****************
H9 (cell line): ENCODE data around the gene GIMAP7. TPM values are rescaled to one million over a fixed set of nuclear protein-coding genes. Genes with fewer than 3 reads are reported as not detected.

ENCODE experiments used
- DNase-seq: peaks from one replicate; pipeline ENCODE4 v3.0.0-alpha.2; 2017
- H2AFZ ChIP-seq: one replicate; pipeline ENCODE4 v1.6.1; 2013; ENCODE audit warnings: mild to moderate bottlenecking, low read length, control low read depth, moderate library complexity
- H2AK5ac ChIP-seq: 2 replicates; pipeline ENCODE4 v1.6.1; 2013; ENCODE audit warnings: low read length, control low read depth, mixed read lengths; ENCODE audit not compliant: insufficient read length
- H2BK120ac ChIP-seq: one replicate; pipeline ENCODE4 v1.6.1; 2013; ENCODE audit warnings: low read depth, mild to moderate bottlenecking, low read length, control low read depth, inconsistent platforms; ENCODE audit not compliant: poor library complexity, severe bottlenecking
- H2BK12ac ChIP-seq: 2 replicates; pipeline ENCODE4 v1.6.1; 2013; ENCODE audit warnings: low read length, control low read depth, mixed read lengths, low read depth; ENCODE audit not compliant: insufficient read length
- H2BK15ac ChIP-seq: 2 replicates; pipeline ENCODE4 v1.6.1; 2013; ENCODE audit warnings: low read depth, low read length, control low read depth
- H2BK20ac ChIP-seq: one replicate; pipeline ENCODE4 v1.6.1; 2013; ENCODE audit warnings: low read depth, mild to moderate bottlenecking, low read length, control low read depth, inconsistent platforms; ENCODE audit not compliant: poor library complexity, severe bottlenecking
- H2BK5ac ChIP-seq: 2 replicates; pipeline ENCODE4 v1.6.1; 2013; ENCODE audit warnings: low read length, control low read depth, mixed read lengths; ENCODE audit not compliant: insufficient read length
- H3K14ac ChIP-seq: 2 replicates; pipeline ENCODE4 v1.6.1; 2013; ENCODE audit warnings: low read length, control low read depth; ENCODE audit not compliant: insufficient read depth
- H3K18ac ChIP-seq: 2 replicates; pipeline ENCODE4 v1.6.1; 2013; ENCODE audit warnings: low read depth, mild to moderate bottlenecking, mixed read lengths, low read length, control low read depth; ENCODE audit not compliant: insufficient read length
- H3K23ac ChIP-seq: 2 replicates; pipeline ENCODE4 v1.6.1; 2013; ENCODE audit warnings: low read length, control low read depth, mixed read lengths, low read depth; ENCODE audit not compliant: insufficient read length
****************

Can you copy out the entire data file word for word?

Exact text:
H9 (cell line): ENCODE data around the gene GIMAP7. TPM values are rescaled to one million over a fixed set of nuclear protein-coding genes. Genes with fewer than 3 reads are reported as not detected.

ENCODE experiments used
- DNase-seq: peaks from one replicate; pipeline ENCODE4 v3.0.0-alpha.2; 2017
- H2AFZ ChIP-seq: one replicate; pipeline ENCODE4 v1.6.1; 2013; ENCODE audit warnings: mild to moderate bottlenecking, low read length, control low read depth, moderate library complexity
- H2AK5ac ChIP-seq: 2 replicates; pipeline ENCODE4 v1.6.1; 2013; ENCODE audit warnings: low read length, control low read depth, mixed read lengths; ENCODE audit not compliant: insufficient read length
- H2BK120ac ChIP-seq: one replicate; pipeline ENCODE4 v1.6.1; 2013; ENCODE audit warnings: low read depth, mild to moderate bottlenecking, low read length, control low read depth, inconsistent platforms; ENCODE audit not compliant: poor library complexity, severe bottlenecking
- H2BK12ac ChIP-seq: 2 replicates; pipeline ENCODE4 v1.6.1; 2013; ENCODE audit warnings: low read length, control low read depth, mixed read lengths, low read depth; ENCODE audit not compliant: insufficient read length
- H2BK15ac ChIP-seq: 2 replicates; pipeline ENCODE4 v1.6.1; 2013; ENCODE audit warnings: low read depth, low read length, control low read depth
- H2BK20ac ChIP-seq: one replicate; pipeline ENCODE4 v1.6.1; 2013; ENCODE audit warnings: low read depth, mild to moderate bottlenecking, low read length, control low read depth, inconsistent platforms; ENCODE audit not compliant: poor library complexity, severe bottlenecking
- H2BK5ac ChIP-seq: 2 replicates; pipeline ENCODE4 v1.6.1; 2013; ENCODE audit warnings: low read length, control low read depth, mixed read lengths; ENCODE audit not compliant: insufficient read length
- H3K14ac ChIP-seq: 2 replicates; pipeline ENCODE4 v1.6.1; 2013; ENCODE audit warnings: low read length, control low read depth; ENCODE audit not compliant: insufficient read depth
- H3K18ac ChIP-seq: 2 replicates; pipeline ENCODE4 v1.6.1; 2013; ENCODE audit warnings: low read depth, mild to moderate bottlenecking, mixed read lengths, low read length, control low read depth; ENCODE audit not compliant: insufficient read length
- H3K23ac ChIP-seq: 2 replicates; pipeline ENCODE4 v1.6.1; 2013; ENCODE audit warnings: low read length, control low read depth, mixed read lengths, low read depth; ENCODE audit not compliant: insufficient read length